A recent (November 26) report by CNN discusses a problem apartheid Israel is facing because of the Hamas uprising of October 7. The ‘journalists’ who wrote the article bemoan the fact that, due to that action, at least 10,000 farmworkers, and possibly as many as 40,000, have departed Israel since that day, and more are expect to leave.
This, of course, causes many hardships. “Without hands to work on the farms, crops and animals would have been left to die.” And, they lament, that without these workers, the future of Israelis farming on stolen land near Gaza will be impossible.
Oh, woe is me! The apartheid regime can no longer successfully exploit foreign workers, mainly from Thailand.
The writers of the article quoted anthropologist Matan Kaminer, who studies Thai labor in Israel. This quotation is interesting: “On Israel’s farms, ‘the vast majority nowadays of the kind of the people who are doing the grunt work, you know, the heavy work for low wages are Thai and have been since the early 90s….’”
In the United States, Canada and across the globe there are many organizations advocating for the rights of migrant workers. They work tirelessly, and with only minimal success, to prevent the exploitation of people who do ‘heavy work for low wages’, something that is common on farms in the U.S. and Canada. Migrant farm workers from Mexico especially, but from other countries in Central and South America, make the long and dangerous trek to the U.S. and Canada and work long, hard hours for low wages. Apparently, the same is true in Israel, with only the source nations being different.
One farmer quoted in the article “… said the manpower shortage has already forced him to abandon his tomato crop. Without the volunteers (Israelis who are assisting), the zucchini would have met a similar fate, he said. Long-term, he doesn’t know how he can keep his farm running at capacity without the return of foreign laborers.”
There are two crucial points missing in this article:
1. The article discusses how Israeli officials believe that Hamas was intentionally targeting the Israel economy, with nary a mention of how Israel has decimated the Palestinian economy over the years. The poor, unfortunate farmer whose zucchini might have met a tragic fate similar to that of his tomatoes is interviewed, but nothing is said about the millions of people who barely know where their next meal is coming from, due to the seventeen-year siege of Gaza.
2. We are told in the article about Thai migrants do ‘grunt work’; that is unskilled, ‘heavy work for low wages’. Does this not raise red flags to the ‘journalists’? Should there be at least some mention of the injustice of this exploitation? They actually say this in the article, with absolutely no critique: “Today, many farm workers come from poorer areas in Thailand’s northeast, providing a cheap labor force for Israel. Strict conditions govern their work in Israel, keeping them on short contracts in manual work, with no right to raise families there.” Is this not a step above slavery? Cheap labor, strict conditions, short contracts, manual labor, no families; why no mention of the gross and obvious injustice in this?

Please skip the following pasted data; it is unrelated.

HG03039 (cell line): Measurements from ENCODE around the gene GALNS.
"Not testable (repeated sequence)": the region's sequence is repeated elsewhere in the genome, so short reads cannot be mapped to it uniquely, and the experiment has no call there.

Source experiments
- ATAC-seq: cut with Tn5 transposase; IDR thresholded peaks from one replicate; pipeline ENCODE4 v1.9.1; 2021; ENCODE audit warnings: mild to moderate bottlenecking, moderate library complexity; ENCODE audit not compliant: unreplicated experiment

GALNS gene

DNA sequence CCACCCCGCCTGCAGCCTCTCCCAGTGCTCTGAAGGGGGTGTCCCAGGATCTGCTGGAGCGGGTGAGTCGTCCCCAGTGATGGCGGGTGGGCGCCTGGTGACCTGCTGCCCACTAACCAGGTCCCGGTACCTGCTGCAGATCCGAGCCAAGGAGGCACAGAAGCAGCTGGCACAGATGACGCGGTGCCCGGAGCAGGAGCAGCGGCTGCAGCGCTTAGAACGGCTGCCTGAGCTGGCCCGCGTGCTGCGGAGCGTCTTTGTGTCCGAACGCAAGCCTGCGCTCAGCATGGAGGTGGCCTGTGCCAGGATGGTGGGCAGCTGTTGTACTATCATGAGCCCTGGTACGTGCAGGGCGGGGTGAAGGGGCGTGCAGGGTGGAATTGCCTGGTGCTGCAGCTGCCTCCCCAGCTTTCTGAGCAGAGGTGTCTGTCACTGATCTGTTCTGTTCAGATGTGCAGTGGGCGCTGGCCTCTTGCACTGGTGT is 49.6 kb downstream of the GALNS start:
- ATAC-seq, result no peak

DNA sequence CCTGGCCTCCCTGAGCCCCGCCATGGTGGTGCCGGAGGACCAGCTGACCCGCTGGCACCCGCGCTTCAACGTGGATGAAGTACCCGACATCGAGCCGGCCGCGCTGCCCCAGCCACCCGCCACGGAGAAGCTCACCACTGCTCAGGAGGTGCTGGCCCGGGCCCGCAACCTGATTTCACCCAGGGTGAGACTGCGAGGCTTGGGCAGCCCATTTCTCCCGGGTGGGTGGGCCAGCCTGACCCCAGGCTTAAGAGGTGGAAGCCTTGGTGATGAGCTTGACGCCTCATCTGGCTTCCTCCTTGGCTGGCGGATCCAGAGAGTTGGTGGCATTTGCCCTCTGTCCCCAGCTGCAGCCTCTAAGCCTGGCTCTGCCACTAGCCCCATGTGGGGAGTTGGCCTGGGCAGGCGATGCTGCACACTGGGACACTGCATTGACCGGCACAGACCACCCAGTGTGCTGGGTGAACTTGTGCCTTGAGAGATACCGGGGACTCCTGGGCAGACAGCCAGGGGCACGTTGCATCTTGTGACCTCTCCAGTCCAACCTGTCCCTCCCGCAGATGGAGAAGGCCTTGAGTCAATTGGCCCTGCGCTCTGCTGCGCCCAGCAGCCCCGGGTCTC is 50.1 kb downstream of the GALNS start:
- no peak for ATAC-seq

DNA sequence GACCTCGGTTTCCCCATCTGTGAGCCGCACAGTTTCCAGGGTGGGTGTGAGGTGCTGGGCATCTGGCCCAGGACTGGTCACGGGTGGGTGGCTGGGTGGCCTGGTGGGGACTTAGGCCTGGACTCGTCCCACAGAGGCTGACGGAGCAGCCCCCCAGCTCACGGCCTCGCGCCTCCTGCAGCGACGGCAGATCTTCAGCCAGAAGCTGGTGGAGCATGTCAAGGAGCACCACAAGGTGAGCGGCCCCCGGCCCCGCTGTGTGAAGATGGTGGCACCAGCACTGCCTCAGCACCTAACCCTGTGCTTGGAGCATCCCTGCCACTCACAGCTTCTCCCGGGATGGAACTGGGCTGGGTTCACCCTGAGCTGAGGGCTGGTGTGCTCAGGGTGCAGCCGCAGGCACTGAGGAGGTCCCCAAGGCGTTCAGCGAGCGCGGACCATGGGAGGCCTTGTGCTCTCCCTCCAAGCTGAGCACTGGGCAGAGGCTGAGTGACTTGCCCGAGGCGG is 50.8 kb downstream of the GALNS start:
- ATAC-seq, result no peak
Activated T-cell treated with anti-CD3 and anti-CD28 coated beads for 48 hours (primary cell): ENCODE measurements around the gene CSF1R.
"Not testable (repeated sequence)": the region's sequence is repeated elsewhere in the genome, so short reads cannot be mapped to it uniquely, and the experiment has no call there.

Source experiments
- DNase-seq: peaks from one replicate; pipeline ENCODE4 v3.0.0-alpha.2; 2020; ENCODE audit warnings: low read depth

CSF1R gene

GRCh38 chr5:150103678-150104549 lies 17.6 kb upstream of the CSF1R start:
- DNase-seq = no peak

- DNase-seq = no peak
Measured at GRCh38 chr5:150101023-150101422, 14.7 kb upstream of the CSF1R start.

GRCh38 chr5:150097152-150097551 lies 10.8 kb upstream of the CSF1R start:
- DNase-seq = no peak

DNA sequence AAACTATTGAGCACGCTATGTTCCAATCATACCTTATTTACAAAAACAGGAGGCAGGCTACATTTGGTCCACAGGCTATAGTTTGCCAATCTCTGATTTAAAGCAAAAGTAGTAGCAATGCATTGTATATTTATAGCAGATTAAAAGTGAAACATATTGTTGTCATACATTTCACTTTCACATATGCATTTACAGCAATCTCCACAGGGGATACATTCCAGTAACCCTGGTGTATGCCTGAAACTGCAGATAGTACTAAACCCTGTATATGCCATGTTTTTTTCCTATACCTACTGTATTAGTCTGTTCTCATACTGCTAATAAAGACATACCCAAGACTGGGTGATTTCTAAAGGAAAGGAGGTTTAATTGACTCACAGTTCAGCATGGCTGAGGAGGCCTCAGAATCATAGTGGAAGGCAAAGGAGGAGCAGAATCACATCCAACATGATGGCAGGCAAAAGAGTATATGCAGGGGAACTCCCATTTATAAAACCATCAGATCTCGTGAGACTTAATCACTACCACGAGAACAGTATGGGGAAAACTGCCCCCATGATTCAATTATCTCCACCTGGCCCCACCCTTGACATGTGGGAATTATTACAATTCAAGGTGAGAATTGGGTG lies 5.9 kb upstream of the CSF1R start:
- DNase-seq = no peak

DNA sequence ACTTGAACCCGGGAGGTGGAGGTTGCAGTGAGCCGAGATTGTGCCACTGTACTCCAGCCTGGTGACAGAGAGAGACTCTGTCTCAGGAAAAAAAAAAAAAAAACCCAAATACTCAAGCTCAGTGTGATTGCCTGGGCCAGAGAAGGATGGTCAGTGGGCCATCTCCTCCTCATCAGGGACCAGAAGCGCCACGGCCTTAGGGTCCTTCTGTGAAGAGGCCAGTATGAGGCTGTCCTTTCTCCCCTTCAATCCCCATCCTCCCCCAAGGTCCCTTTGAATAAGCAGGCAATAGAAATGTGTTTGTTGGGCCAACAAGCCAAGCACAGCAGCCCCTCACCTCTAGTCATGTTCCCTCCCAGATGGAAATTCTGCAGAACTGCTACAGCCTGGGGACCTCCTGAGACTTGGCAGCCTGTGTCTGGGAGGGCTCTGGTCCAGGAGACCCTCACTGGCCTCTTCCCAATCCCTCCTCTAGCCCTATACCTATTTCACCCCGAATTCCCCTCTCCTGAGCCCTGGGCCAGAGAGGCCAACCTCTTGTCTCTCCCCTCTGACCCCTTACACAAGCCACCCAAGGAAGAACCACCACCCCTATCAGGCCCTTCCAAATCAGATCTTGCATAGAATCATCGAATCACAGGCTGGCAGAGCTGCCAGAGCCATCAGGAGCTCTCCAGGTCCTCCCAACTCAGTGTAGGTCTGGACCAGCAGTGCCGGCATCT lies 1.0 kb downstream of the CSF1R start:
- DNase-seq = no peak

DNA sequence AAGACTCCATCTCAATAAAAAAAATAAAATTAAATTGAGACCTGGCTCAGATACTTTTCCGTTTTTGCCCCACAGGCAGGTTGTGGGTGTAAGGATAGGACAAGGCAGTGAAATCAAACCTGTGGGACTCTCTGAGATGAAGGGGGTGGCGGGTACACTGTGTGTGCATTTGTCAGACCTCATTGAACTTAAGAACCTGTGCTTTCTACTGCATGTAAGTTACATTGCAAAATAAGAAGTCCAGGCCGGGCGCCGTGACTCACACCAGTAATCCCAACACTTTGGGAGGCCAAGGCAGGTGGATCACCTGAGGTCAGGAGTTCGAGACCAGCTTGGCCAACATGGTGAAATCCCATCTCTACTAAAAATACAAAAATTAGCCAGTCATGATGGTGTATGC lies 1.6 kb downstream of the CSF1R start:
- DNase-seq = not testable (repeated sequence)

Are journalists supposed to be apologists for Israel? It is somewhat astounding that the people who wrote this article could discuss the calamity of Israel being deprived of its cheap, exploited labor force without mentioning anything about the victimization of the members of that labor force.
But not to worry! Israel, according to this article, despairing of the return of its exploited Thai workers, is now attempting to entice workers from other poor countries to do the job; Sri Lanka is the one country mentioned, but only as an example of the Israeli government’s noble effort to keep its agriculture economy afloat on the backs of another impoverished people.
One may have become accustomed to Israeli injustices over the years. While their main victims are the people of Palestine, Ethiopians in Israel, anti-Zionist Israelis, Christians in Israel and many other ethnic and religious groups face brutal persecution in what the U.S. proclaims is ‘the only democracy in the Middle East’.
Today, as this is being written, there is a brief respite from the genocide of the people of Gaza by apartheid Israel. But the so-called ‘leaders’ of many Western nations have refused to demand a ceasefire, a demand that the U.S. could enforce by threating to withdraw the nearly $4 billion it gives to Israel annually. Instead, we hear that U.S. President Joe (Genocide Joe) Biden is working to convince Israel to end its genocide against the Palestinians.
But there is change in the wind; throughout the world, millions of people have taken to the streets in cities large and small, to demand a ceasefire. Biden’s re-election chances, never very strong in the best of times, have all but evaporated as he has lost crucial youth, progressive, Arab and Muslim support in states he needs to carry to win the election. Canadian Prime Minister Justin Trudeau, a man with no business being the head of a dog house, let alone a nation, has been stuttering and stammering and trying to backtrack, without actually backtracking, his unconditional support for Israel in the face of obvious genocide.
Articles such as the one from CNN discussed herein only demonstrate the blindness of the people who thoughtlessly proclaim that they ‘stand with Israel’, overlooking its many violations of international law and human rights, and its war crimes and crimes against humanity. But around the globe, as demonstrated even in cities that attempted to ban pro-Palestinian rallies (London and Paris are two), huge numbers of people recognize blatant, murderous injustice. It is long past time for their leaders to listen to them, and act accordingly.
History will judge Biden, Trudeau and many others harshly with the clear facts that these world leaders supported and even financed genocide.